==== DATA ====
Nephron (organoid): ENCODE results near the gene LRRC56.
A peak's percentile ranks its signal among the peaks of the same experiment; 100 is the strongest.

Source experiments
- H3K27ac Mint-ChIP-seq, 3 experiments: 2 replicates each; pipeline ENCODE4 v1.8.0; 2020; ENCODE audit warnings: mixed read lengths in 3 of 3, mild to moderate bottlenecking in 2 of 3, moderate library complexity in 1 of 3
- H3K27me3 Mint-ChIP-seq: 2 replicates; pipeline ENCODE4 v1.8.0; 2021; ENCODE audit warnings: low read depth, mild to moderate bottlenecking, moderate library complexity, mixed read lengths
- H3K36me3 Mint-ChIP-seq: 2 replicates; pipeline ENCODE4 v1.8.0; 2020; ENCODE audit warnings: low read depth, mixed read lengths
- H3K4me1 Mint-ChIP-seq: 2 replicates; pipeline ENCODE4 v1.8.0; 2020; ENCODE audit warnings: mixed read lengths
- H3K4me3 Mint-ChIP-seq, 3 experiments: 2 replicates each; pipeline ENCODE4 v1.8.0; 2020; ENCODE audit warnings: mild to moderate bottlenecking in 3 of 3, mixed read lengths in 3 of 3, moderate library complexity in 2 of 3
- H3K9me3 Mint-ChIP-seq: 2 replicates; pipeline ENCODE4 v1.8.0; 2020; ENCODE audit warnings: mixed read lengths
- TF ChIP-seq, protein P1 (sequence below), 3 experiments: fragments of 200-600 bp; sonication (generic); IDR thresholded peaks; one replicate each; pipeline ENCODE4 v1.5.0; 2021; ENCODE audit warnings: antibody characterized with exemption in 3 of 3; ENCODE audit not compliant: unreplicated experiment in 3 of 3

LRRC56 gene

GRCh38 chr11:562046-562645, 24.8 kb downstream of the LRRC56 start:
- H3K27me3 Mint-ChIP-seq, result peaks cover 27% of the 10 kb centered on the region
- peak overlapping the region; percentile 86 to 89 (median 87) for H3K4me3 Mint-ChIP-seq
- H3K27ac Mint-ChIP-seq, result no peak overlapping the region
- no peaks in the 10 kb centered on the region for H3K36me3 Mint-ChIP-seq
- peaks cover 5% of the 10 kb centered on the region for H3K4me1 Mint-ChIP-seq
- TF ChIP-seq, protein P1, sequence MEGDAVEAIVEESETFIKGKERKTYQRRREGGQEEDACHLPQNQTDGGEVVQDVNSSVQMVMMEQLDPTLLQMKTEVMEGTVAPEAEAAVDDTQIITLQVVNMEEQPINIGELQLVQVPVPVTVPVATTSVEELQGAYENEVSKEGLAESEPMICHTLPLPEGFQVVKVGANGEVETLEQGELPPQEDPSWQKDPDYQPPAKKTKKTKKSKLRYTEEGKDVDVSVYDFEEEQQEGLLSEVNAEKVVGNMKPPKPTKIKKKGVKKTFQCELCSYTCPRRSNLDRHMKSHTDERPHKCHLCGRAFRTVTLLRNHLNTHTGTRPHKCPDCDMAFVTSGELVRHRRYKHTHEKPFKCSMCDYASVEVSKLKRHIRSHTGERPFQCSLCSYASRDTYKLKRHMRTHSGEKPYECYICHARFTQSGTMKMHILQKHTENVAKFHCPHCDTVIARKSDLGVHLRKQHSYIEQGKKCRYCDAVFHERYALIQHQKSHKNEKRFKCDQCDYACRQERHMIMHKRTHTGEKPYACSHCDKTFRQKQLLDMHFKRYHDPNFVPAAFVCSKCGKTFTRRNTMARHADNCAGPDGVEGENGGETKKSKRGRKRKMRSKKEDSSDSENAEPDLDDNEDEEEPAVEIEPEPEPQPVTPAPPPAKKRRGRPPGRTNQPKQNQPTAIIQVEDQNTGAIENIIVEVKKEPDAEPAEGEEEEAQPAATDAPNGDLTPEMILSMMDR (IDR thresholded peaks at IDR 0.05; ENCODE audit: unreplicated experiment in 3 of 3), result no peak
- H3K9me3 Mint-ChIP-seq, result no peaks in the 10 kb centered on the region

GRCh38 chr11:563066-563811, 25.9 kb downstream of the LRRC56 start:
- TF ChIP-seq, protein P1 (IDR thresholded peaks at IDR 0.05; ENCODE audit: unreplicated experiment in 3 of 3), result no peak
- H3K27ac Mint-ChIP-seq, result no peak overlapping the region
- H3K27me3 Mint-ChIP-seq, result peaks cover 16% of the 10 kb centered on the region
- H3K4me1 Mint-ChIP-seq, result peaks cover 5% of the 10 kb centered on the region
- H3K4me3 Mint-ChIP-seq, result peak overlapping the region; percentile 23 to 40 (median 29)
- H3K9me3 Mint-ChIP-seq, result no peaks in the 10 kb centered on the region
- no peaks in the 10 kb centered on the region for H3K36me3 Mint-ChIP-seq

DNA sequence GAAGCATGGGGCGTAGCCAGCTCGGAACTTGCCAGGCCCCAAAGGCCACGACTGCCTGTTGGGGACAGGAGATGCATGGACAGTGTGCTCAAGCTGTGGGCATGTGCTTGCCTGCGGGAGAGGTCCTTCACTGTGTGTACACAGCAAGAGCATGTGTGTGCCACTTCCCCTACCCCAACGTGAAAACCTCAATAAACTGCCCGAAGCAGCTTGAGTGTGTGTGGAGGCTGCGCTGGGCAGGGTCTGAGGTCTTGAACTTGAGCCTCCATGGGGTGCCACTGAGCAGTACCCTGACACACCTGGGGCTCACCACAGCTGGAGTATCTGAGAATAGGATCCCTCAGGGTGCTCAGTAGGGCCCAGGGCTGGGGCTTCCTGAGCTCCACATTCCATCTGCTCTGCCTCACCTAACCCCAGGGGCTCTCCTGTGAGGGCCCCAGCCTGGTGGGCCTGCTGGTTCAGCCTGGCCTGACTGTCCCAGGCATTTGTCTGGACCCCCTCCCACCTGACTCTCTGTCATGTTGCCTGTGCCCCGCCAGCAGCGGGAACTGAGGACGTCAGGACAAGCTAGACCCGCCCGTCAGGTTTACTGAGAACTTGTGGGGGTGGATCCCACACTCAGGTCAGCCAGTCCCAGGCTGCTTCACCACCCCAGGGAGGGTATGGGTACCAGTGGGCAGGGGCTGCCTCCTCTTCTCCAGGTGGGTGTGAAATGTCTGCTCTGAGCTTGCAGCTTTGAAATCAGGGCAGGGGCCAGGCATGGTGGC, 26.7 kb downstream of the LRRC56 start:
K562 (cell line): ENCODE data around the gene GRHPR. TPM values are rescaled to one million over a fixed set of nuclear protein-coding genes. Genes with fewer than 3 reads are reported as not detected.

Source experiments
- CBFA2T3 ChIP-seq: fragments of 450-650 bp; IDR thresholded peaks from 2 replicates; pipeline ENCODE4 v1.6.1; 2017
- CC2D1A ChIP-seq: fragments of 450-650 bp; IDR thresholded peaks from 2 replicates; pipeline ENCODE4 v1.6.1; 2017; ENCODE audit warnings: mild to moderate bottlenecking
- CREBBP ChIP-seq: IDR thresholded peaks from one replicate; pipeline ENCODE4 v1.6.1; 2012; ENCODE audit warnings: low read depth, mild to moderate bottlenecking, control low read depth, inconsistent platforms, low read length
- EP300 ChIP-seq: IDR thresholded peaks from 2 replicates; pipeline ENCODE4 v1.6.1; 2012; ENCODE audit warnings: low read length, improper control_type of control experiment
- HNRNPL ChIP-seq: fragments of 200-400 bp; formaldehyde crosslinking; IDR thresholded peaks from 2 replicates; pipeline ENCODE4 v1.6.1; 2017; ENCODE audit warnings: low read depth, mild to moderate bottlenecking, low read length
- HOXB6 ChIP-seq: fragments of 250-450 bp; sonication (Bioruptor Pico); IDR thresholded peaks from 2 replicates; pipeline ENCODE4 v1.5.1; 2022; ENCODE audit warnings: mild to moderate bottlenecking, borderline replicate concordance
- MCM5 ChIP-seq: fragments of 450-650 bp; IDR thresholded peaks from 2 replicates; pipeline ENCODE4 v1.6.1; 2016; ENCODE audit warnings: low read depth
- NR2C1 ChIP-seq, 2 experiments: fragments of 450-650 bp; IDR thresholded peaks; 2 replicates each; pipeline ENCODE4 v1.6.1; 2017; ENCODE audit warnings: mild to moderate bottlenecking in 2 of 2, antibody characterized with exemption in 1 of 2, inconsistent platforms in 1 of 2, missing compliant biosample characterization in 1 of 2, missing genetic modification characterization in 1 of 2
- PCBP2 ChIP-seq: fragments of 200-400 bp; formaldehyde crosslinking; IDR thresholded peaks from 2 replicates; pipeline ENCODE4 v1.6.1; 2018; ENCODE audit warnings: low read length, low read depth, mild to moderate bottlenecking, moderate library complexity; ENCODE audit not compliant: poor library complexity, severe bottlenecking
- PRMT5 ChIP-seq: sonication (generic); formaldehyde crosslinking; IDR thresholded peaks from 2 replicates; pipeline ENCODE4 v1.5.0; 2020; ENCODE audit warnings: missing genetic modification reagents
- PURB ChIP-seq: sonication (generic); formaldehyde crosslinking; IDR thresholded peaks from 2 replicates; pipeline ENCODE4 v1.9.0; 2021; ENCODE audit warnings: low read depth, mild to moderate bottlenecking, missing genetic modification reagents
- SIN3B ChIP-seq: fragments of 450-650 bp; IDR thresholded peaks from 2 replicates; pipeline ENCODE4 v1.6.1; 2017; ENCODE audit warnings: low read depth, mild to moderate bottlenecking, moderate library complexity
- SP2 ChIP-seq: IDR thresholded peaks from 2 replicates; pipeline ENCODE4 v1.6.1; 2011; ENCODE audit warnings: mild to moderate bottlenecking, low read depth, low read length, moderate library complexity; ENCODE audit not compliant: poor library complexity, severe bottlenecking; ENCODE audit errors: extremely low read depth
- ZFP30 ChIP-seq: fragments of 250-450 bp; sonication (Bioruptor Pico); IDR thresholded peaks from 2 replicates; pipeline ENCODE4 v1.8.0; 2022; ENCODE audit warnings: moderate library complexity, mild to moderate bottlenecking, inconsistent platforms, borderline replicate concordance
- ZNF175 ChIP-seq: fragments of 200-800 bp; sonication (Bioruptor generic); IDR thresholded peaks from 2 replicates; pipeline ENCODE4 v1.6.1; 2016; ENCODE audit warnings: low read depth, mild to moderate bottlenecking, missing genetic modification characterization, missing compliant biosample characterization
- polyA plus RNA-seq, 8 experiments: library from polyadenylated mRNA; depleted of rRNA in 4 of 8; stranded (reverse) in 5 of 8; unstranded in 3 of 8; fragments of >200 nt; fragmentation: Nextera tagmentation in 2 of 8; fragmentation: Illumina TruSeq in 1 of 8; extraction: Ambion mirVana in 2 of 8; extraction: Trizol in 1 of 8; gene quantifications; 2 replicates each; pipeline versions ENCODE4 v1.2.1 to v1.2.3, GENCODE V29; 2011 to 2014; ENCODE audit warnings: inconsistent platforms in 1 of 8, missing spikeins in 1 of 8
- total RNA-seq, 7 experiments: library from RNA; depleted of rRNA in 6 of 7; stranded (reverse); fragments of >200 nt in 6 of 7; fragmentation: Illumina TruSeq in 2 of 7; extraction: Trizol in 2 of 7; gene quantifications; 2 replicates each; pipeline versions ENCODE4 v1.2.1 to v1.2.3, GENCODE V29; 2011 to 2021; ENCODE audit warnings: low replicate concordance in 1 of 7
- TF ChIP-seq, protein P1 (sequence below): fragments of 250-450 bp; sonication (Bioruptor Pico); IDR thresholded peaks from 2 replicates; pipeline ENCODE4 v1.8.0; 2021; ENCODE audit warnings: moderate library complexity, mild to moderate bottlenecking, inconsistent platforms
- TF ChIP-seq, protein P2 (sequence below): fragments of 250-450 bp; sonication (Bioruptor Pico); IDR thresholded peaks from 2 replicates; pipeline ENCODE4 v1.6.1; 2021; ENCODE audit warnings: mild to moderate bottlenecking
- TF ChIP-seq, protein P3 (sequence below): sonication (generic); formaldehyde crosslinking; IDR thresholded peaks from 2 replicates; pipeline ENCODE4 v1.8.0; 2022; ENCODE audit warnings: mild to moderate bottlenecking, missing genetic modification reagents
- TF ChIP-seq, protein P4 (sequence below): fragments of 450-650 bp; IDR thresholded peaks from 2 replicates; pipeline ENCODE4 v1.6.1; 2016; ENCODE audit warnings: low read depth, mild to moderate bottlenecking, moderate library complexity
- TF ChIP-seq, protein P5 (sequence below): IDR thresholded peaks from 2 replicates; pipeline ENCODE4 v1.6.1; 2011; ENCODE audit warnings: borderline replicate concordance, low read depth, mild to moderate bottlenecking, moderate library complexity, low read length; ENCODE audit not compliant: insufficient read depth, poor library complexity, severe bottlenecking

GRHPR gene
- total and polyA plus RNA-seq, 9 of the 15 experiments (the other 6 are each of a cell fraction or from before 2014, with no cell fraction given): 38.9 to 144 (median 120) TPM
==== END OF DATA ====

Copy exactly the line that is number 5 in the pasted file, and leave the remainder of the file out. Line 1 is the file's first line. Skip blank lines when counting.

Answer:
- H3K27me3 Mint-ChIP-seq: 2 replicates; pipeline ENCODE4 v1.8.0; 2021; ENCODE audit warnings: low read depth, mild to moderate bottlenecking, moderate library complexity, mixed read lengths